On the other hand, the Indian Supreme Court has time and again creatively interpreted the Right to Life, so much so life-threatening conditions faced by Indian citizens, for instance, have been eliminated through the caring and timely intervention of the country’s judiciary. Sri Lanka needs to think on these things if it intends to entrench democratic development in the country. Thus far, the country’s track record on this score leaves much to be desired.

A predominant challenge facing progressives of South Asia, such as the ‘Aragalaists’ of Sri Lanka, is how to forge ahead with the task of keeping democratization of the state on track. A negative lesson in this connection could be taken from Bangladesh where the ideals of the 1971 liberation war under Shiekh Mujibhur Rahman were eroded by subsequent regimes which exploited divisive religious sentiments to come to power. In the process, religious minorities came to be harassed, persecuted and savaged by extremists in the centre.

Whereas, the founding fathers of Bangladesh had aimed to create a secular socialist state, this was not allowed to come to pass by some governments which came to power after the Sheikh, which sought to convert Bangladesh into a theocracy. A harrowing account of how the ideals of 1971 came to be betrayed is graphically provided in the international best seller, ‘Lajja’ by Taslima Nasrin, the exiled human and women’s right activist of Bangladesh.

At page 60 of the 20th anniversary edition of ‘Lajja’, published by Penguin Books, Nasrin quotes some persons in authority in Bangladesh as telling the country’s Hindus during the religious riots of 1979; ‘The government has declared that Islam is the state religion. If you want to stay in an Islamic country all of you must become Muslims. If you don’t become Muslims you will have to run away from this country.’

Not all the post-liberation governments of Bangladesh have turned against the ideals of 1971 and the present government is certainly not to be counted as one such administration. But the lesson to be derived from Bangladesh is that unless progressive opinion in a secular democracy is eternally vigilant and proactively involved in advancing democratic development, a country aiming to tread the path of secularism and democracy could easily be preyed upon by the forces of religious extremism.

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Homemade…to beat the heat

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With lots of holidays cropping up, we are going to be on the move. Ok, that’s fine, but what about the scorching heat! With temperatures soaring sky high, skin issues are bound to surface.

Well, here are some beauty tips that will give your skin some relief:

Aloe Vera: Apply fresh aloe vera gel to the skin. It helps to soothe and heal sunburn. Aloe vera contains zinc, which is actually anti-inflammatory.

Papaya: Papaya pulp can be applied on the skin like a mask, washing it off after 20 minutes. Papaya contains enzymes and helps to remove dead skin cells. Add curd or lemon juice to the pulp to remove tan. Fruits like banana, apple, papaya and orange can be mixed together and applied on the face. Keep it on for 20 to 30 minutes. Papaya helps to cleanse dead skin cells. Banana tightens the skin. Apple contains pectin and also tones the skin. Orange is rich in Vitamin C. It restores the normal acid-alkaline balance.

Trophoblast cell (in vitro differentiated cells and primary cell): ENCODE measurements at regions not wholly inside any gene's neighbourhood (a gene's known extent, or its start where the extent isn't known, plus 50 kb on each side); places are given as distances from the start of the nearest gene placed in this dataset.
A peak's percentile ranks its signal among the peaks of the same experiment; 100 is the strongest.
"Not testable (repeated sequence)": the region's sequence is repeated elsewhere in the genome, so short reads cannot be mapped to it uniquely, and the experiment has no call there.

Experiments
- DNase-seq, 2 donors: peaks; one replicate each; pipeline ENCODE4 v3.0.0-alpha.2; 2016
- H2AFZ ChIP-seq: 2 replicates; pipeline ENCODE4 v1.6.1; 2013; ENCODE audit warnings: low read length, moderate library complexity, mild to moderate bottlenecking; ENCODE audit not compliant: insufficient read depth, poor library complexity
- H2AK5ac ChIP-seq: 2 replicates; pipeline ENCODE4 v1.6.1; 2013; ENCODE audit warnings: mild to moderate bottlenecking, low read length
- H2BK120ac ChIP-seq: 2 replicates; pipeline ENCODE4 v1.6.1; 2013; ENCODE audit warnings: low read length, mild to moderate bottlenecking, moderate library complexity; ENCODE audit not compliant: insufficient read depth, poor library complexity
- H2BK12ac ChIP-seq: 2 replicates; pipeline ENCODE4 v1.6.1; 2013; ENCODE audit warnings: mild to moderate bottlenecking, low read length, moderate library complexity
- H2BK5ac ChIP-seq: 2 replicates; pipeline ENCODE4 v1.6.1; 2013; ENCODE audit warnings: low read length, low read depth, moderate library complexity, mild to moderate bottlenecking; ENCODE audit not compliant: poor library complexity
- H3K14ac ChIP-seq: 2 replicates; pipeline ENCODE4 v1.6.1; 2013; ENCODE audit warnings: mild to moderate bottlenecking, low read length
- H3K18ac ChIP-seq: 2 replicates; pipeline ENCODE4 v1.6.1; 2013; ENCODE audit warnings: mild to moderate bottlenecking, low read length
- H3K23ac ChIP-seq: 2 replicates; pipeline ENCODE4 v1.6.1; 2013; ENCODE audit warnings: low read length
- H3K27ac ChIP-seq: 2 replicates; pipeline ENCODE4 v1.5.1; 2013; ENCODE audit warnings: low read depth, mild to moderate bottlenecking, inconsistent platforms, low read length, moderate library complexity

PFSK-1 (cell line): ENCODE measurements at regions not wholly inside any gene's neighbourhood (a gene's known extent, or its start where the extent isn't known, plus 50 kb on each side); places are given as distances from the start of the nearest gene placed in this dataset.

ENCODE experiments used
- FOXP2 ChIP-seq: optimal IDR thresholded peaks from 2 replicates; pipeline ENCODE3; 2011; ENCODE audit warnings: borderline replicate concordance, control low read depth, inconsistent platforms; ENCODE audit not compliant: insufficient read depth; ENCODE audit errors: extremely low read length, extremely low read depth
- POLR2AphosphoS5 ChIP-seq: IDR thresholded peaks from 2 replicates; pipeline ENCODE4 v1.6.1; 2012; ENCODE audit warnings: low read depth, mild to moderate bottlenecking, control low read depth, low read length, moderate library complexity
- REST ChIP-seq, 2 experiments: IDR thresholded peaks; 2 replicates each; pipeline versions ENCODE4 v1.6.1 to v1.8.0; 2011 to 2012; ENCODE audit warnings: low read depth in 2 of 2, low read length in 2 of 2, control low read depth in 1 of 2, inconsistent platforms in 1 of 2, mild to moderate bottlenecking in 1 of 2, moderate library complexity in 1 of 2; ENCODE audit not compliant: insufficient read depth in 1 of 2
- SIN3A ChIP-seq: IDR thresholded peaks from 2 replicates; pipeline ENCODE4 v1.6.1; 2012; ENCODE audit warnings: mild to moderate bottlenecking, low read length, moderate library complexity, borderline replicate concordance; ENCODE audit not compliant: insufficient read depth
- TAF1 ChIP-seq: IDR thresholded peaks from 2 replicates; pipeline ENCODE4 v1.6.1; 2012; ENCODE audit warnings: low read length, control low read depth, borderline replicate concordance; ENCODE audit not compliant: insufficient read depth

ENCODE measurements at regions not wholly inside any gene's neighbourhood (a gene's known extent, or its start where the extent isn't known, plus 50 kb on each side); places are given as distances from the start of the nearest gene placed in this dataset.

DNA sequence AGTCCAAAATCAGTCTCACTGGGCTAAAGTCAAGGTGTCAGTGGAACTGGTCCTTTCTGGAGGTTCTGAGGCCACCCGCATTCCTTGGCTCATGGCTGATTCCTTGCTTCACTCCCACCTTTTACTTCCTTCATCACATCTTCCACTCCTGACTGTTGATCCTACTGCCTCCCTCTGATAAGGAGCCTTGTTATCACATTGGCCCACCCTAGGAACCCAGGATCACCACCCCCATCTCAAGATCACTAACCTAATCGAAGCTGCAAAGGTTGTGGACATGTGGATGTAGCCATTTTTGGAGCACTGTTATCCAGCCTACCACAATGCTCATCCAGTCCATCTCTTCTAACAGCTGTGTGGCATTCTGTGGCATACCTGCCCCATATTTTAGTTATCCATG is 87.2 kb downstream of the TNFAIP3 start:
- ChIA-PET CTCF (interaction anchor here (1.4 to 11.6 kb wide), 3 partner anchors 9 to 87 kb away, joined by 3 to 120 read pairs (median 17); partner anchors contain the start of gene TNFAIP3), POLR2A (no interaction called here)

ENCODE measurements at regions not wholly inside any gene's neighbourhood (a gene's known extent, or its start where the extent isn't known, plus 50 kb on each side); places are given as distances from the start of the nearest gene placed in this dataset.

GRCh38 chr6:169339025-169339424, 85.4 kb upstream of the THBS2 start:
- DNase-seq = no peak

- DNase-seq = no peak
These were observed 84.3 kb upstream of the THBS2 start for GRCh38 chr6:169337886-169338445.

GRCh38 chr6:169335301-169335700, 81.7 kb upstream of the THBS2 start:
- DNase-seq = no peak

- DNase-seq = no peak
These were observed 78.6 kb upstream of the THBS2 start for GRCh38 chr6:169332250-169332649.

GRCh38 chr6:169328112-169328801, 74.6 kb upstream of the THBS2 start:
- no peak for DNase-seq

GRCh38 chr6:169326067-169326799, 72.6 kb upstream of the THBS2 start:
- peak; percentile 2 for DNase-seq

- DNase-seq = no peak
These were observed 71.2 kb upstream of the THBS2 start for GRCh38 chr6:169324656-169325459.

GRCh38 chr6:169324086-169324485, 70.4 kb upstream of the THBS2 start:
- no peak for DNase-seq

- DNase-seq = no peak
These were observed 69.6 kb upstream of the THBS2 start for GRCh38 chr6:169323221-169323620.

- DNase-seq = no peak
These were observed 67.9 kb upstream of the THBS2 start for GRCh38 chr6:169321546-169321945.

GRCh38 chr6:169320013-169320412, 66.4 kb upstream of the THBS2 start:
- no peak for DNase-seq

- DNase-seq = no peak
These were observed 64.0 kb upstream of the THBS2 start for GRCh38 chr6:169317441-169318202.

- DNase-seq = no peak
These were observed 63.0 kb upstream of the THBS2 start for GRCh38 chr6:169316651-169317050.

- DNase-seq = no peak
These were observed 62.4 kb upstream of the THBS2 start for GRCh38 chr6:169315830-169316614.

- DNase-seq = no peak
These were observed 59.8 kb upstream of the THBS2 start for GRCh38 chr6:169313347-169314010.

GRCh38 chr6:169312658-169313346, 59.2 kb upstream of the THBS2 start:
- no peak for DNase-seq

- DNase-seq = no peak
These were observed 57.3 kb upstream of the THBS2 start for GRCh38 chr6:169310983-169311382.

Lemon Juice: Lemon is a wonderful home remedy for sun tan because of its bleaching properties. You can apply lemon juice by mixing it with honey on the tanned skin and leave it for 10 to 15 minutes before washing it off .

Coconut Water and Sandalwood Pack: Sandalwood has great cleansing properties, whereas, coconut water is widely known for a glowing skin. Mix coconut water with one tablespoon of sandalwood powder to make a thick mixture and apply it all over the face. Wash it off after 20 minutes. This is a perfect cure for tanned skin.

Cucumber, Rose Water and Lemon Juice:The cucumber juice and rose water work as a cooling means for soothing the brown and red-spotted skin. To use these effectively, take one tablespoon of cucumber juice, lemon juice, and rose water and stir it well in a bowl. Use this solution on all over the face and wash it off with cold water after 10 minutes. This helps to turn your skin hale and healthy.

Milk Masks: Yes, milk masks do give glowing effect to tired skin. Just apply milk mixed with glycerin all over the face. Relax for 15 minutes and rinse with water. The treatment softens, rejuvenates and restores a natural PH balance, thus protecting the skin from the negative effects of the sun. You can also take half cup of milk and add a pinch of turmeric in it. Apply the mixture on your face and wait till it gets dry. Use this solution on a daily basis for exceptional results.

(Yes, time to take care of your skin and beat the heat!)